I do think you are right; I think there should be an engineering course where you get exposed to all sorts of engineering disciplines. There should be more women in the field but also more women representing it within education; every one of my science teachers was male. I think teaching needs to become more attractive to people to retaining them. I had the experience of a bad physics teacher who would have never encouraged me towards engineering but then I also experienced a great one. 

It appears to be also dependant on where you live, your parents, what jobs they were in, their encouragement, and all those influences. On paper, I should not be where I am today. I did not grow up in an area of wealth, but I put my success down to my parents.

Do you have a mentor?
Not currently, have used them before. At Lockheed Martin, one area I wanted to go to was flight testing, so I wanted to be a test engineer in the flight realm, so I arranged a flight test engineer mentor, and we met a few times a year to discuss career paths and it was beneficial. I have not got one currently, but I would advocate for them to advise on how to develop a career path in your chosen field. Also, to make you more aware of what you can do across a range of disciplines. 


Beau then asked me the question about my experiences. 
From a personal experience, I went to a science secondary school and I had no idea what engineering was. I was not pushed to physics; I only fell into double science due to my grades, but it wasn’t something I was made to feel enthused about. I was pushed to English and food technology which looking back is potential because I was a girl.

I am seeing more females in engineering, but there is a clear difference between the ratios of males and females who apply for roles so there is a large gap. There is an emphasis on females in engineering but ultimately, I do not think it is pushed early enough in my personal opinion.  For example, when doing some of the engineering promotion in schools there was typically 1 girl in 20 attending the engineering activities.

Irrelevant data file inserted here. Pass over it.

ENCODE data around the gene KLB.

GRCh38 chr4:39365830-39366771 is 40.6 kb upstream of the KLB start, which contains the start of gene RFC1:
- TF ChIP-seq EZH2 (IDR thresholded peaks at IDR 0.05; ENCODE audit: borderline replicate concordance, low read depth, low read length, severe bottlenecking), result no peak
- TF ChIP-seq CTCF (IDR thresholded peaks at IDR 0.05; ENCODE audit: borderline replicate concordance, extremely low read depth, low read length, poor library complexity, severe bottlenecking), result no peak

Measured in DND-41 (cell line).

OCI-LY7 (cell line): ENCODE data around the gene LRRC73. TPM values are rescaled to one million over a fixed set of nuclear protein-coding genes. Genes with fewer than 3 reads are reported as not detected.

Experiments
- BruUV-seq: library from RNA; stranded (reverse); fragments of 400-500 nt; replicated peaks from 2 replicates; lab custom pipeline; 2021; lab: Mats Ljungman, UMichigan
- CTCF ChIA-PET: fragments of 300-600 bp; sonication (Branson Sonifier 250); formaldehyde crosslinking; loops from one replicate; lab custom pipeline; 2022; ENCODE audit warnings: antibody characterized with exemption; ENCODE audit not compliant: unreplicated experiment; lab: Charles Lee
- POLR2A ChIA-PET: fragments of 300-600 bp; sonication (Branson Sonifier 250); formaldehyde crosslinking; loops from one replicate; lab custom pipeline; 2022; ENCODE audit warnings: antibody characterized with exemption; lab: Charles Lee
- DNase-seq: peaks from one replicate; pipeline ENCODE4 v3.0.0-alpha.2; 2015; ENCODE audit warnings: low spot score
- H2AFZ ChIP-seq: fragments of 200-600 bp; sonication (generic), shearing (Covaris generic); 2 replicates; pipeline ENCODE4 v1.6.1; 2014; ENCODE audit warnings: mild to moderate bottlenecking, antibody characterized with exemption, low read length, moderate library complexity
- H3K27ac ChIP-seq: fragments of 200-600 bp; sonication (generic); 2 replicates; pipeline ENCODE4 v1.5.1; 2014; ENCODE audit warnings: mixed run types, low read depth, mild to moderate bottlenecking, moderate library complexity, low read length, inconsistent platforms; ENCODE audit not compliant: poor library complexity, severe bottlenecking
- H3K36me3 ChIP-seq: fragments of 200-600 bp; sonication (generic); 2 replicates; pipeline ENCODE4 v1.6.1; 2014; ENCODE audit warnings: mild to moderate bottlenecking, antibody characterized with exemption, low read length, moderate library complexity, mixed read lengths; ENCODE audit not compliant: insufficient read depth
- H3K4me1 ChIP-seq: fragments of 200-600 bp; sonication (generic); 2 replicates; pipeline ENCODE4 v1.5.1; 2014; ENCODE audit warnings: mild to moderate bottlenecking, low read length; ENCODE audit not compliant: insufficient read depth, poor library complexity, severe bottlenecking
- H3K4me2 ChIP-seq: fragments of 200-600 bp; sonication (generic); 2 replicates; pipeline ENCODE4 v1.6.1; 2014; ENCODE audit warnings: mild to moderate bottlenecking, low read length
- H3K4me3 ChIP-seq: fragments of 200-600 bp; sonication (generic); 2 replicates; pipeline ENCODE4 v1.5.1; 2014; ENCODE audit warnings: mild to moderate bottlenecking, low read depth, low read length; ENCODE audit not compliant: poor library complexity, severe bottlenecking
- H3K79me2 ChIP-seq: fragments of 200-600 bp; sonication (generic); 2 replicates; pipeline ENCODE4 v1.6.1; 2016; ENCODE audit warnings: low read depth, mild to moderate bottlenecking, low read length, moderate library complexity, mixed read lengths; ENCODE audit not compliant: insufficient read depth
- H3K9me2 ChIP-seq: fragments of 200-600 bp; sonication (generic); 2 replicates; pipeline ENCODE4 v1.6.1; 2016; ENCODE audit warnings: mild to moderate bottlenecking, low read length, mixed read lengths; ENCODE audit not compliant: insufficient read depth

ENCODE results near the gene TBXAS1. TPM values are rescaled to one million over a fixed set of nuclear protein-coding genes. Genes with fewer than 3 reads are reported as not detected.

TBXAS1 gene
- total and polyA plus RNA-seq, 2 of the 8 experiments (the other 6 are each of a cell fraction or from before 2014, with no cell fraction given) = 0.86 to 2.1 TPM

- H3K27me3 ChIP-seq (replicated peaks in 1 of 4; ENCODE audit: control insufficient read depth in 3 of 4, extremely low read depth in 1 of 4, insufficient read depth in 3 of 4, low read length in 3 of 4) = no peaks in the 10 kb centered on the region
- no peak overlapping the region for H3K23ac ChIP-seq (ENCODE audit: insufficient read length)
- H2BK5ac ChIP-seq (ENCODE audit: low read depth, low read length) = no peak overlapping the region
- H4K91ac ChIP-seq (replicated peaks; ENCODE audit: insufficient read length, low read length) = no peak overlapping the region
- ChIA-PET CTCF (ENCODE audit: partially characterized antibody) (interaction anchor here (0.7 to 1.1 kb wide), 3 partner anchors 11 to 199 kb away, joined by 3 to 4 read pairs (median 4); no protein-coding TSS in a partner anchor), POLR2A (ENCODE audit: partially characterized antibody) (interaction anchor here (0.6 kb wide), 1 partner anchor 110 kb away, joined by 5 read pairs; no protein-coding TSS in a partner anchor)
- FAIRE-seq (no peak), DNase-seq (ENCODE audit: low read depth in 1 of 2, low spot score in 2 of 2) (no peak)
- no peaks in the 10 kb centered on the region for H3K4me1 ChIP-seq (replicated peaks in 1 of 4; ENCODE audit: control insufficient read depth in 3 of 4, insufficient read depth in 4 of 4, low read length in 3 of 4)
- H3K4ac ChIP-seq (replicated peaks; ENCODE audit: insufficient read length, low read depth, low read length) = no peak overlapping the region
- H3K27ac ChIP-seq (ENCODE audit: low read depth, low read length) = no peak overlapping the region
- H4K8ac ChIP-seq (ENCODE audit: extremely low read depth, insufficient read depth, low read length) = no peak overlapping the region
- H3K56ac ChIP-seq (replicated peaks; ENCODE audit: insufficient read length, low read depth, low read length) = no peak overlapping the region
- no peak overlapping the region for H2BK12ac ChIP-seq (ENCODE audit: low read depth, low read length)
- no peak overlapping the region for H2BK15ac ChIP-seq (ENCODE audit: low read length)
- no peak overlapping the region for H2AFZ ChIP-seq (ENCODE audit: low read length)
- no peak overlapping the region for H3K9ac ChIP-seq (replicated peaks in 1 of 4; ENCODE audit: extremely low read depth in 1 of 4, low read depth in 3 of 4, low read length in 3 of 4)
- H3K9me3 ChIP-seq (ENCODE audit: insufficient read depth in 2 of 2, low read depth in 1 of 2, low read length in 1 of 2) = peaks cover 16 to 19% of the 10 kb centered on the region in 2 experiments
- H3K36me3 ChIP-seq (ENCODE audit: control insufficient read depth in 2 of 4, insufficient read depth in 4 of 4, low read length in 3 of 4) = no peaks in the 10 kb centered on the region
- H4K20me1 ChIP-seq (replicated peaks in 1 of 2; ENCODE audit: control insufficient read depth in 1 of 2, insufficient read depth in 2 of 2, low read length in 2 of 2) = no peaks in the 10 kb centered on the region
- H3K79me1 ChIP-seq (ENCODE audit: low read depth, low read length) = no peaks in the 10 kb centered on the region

It does not get any better. When at university there were 200 on my physics course but only 10 girls. I think you are right that females need to be exposed to engineering and STEM opportunities available from a younger age. I think year 9 like you said is too late especially if they have an image of what they want to do. Many do not know but you have a rough idea of the subjects/route you want to take. 

Even work experience at the end of year 10, you have chosen your GCSEs and that may be too late? I believe that in year 7/8 you are still quite open to influence so imagine how you could open insight into STEM and the engineering field? 
I agree, you are still young in year 7 and you are so young and naïve. I think that apprenticeships are great. You almost need placements for students to see exactly what they can do. 
I did my Duke of Edinburgh in year 7/8 I would be doing courses with Sea Cadets, it helped me understand what a real-life experience was. 

I do think things have to be changed fundamentally from the way schools are run and how children learn. There should be more focus on practical learning and learning on the job. I am traditionally not very good at exams, but I am about to become a doctor. Exams are a memory game. When I undertake practical related coursework, I do well. I think the system needs to change to give a real impact on attracting more women into an engineering and/or STEM career. 

Interviewer

Cathy Swain is a Senior Consultant, specialising in engineering and technical Contract and Interim recruitment. Cathy is passionate when it comes to R&D and a keen advocate of Women In Engineering. She was awarded the Level 3 Certificate in Recruitment Practice, with merit and is a full member of the Institute of Recruitment Professionals (IRP).

To find out more about Contract and Interim recruitment solutions and our Insurance Backed IR35 Assessment Tool, please contact Cathy on 01582 878858 or email CSwain@RedlineGroup.com.